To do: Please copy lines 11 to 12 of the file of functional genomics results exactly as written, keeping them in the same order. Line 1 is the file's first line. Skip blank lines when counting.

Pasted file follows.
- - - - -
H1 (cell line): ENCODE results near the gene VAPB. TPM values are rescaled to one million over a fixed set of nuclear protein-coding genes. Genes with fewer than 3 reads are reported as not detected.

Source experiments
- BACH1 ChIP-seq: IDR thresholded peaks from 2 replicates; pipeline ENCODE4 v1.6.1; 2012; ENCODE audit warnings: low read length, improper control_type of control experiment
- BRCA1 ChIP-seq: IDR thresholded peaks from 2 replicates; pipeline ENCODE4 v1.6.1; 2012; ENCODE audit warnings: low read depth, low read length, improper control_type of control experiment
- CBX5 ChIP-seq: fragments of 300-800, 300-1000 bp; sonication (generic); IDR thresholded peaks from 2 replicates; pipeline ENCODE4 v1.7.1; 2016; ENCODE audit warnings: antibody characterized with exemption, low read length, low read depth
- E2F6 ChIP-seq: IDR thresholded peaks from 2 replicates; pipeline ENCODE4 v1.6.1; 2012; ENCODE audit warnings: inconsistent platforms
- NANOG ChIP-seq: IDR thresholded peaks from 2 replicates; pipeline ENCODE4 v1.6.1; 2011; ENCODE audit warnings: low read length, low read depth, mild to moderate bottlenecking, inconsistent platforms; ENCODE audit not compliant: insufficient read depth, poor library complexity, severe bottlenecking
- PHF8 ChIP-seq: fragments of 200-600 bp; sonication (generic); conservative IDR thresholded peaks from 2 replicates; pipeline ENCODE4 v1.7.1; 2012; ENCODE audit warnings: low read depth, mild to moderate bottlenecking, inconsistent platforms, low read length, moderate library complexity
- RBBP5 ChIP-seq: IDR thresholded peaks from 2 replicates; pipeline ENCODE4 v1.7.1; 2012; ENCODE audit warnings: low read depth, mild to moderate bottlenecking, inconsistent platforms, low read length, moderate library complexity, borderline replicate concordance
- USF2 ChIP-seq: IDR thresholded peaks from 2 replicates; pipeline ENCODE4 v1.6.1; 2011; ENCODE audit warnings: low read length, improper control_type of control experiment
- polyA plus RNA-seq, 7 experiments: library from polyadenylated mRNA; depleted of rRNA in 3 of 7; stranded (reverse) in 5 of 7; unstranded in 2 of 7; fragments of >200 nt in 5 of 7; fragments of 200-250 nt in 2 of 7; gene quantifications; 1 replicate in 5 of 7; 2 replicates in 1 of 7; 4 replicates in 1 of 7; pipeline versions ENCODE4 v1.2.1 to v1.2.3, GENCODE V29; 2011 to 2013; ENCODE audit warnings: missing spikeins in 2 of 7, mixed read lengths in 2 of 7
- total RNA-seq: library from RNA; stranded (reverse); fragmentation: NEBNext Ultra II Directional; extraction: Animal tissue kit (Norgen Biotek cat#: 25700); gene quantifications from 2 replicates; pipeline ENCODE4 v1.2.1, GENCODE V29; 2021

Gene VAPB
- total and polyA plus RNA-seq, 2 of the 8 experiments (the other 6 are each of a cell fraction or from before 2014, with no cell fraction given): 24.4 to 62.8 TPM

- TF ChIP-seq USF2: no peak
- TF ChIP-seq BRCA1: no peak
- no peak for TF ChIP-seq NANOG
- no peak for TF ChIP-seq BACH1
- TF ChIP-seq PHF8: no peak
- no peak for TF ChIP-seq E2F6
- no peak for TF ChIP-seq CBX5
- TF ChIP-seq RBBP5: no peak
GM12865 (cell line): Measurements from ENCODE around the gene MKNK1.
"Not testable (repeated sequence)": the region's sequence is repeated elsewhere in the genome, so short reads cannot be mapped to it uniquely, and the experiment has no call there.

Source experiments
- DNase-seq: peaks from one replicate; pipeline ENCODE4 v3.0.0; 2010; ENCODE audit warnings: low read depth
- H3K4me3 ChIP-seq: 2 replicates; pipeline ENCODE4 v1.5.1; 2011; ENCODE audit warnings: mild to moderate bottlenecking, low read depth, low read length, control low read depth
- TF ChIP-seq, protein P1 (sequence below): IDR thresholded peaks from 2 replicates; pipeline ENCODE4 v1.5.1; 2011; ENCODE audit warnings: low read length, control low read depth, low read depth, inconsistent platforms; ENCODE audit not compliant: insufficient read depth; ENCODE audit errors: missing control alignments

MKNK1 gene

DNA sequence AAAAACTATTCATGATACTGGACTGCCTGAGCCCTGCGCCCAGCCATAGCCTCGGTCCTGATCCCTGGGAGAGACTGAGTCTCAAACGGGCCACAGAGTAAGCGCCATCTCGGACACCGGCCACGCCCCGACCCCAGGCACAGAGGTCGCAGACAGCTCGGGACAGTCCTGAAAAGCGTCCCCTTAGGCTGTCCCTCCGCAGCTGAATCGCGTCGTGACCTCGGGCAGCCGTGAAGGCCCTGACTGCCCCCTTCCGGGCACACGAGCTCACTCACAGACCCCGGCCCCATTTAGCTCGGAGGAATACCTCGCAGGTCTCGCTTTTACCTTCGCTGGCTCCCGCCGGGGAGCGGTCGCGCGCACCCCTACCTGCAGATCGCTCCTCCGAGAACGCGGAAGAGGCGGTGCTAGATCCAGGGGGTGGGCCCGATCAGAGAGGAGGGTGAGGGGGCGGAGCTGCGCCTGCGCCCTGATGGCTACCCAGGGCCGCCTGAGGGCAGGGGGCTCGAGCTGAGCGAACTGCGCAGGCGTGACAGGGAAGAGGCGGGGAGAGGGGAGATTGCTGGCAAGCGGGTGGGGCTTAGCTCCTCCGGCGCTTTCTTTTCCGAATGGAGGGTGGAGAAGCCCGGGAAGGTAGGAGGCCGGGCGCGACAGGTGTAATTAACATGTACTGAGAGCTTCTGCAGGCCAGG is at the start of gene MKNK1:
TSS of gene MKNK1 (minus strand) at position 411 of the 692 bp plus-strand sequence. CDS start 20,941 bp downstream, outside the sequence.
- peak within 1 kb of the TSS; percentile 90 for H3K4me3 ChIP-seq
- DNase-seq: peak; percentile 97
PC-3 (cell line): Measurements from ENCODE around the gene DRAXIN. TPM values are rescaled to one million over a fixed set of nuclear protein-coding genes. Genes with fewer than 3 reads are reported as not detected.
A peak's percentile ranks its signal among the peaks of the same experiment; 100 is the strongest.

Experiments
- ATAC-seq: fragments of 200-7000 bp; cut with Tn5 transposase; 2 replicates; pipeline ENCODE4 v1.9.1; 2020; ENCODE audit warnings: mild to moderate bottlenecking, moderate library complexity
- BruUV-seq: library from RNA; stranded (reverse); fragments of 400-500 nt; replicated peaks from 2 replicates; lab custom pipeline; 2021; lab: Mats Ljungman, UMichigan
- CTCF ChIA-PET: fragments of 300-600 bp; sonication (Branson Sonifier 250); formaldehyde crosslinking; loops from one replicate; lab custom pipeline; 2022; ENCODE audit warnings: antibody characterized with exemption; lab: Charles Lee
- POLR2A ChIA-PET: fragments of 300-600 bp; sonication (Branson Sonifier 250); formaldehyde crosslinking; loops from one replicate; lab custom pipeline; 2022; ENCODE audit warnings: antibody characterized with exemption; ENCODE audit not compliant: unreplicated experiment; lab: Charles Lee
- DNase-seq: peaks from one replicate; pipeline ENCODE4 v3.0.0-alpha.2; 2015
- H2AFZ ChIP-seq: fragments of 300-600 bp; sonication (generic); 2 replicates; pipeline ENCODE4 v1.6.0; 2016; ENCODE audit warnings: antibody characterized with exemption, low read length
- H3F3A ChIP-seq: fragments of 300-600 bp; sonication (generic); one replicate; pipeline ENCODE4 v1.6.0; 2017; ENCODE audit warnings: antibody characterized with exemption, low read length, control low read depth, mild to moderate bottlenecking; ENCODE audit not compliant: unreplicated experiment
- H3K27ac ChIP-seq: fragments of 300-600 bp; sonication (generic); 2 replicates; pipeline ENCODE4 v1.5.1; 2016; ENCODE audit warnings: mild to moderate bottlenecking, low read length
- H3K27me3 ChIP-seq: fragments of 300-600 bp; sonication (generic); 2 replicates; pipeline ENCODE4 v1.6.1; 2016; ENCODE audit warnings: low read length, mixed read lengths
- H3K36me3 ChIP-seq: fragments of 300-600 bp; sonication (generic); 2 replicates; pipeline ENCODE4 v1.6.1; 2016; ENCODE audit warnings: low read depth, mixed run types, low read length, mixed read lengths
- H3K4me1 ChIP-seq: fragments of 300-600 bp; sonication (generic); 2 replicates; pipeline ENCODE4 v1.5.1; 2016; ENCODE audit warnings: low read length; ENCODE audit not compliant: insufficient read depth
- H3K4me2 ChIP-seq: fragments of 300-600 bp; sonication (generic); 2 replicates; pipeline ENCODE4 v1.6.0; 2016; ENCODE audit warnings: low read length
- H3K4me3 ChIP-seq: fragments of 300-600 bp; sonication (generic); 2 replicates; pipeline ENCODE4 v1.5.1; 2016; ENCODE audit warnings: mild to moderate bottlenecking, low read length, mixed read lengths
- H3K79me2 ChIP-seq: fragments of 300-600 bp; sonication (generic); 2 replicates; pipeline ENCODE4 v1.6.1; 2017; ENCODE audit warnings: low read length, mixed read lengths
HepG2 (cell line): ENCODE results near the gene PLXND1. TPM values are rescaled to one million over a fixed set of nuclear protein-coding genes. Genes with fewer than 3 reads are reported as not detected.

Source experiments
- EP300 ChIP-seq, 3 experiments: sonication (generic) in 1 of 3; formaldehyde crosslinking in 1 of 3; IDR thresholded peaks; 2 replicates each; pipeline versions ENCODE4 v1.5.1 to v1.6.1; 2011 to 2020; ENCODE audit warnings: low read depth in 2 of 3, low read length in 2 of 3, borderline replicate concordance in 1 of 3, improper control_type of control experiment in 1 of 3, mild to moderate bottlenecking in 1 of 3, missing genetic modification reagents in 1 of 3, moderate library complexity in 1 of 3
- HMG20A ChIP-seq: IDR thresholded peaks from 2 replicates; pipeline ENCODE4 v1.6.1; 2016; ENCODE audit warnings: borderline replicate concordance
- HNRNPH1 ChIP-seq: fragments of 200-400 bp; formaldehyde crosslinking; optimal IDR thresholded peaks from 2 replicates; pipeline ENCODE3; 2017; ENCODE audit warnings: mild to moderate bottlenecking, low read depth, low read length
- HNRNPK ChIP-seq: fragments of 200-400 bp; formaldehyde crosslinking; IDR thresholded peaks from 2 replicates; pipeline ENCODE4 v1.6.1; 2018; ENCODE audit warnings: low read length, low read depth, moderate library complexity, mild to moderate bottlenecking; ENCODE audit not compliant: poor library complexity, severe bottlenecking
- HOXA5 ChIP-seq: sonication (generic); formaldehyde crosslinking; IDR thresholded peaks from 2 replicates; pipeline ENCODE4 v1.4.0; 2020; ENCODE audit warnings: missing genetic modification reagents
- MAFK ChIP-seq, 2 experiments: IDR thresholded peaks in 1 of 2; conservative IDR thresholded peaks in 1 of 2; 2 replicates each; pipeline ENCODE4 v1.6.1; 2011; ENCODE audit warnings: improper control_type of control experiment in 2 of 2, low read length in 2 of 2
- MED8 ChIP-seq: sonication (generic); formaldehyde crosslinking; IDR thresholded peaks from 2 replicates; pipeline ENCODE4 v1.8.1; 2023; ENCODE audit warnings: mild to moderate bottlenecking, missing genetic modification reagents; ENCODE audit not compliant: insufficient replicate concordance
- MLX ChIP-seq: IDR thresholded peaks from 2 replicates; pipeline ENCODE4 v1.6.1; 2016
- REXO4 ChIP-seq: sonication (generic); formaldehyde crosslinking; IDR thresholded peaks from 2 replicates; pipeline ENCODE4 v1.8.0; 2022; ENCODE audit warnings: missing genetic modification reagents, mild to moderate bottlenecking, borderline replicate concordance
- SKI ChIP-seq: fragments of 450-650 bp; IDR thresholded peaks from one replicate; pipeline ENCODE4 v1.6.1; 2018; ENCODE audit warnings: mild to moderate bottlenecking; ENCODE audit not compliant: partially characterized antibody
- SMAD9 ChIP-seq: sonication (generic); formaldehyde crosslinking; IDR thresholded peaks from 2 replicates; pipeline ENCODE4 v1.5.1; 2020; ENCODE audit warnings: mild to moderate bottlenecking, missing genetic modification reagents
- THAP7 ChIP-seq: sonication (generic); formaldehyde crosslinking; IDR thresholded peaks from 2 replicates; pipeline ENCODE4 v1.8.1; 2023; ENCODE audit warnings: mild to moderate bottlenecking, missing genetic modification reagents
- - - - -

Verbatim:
- polyA plus RNA-seq, 7 experiments: library from polyadenylated mRNA; depleted of rRNA in 3 of 7; stranded (reverse) in 5 of 7; unstranded in 2 of 7; fragments of >200 nt in 5 of 7; fragments of 200-250 nt in 2 of 7; gene quantifications; 1 replicate in 5 of 7; 2 replicates in 1 of 7; 4 replicates in 1 of 7; pipeline versions ENCODE4 v1.2.1 to v1.2.3, GENCODE V29; 2011 to 2013; ENCODE audit warnings: missing spikeins in 2 of 7, mixed read lengths in 2 of 7
- total RNA-seq: library from RNA; stranded (reverse); fragmentation: NEBNext Ultra II Directional; extraction: Animal tissue kit (Norgen Biotek cat#: 25700); gene quantifications from 2 replicates; pipeline ENCODE4 v1.2.1, GENCODE V29; 2021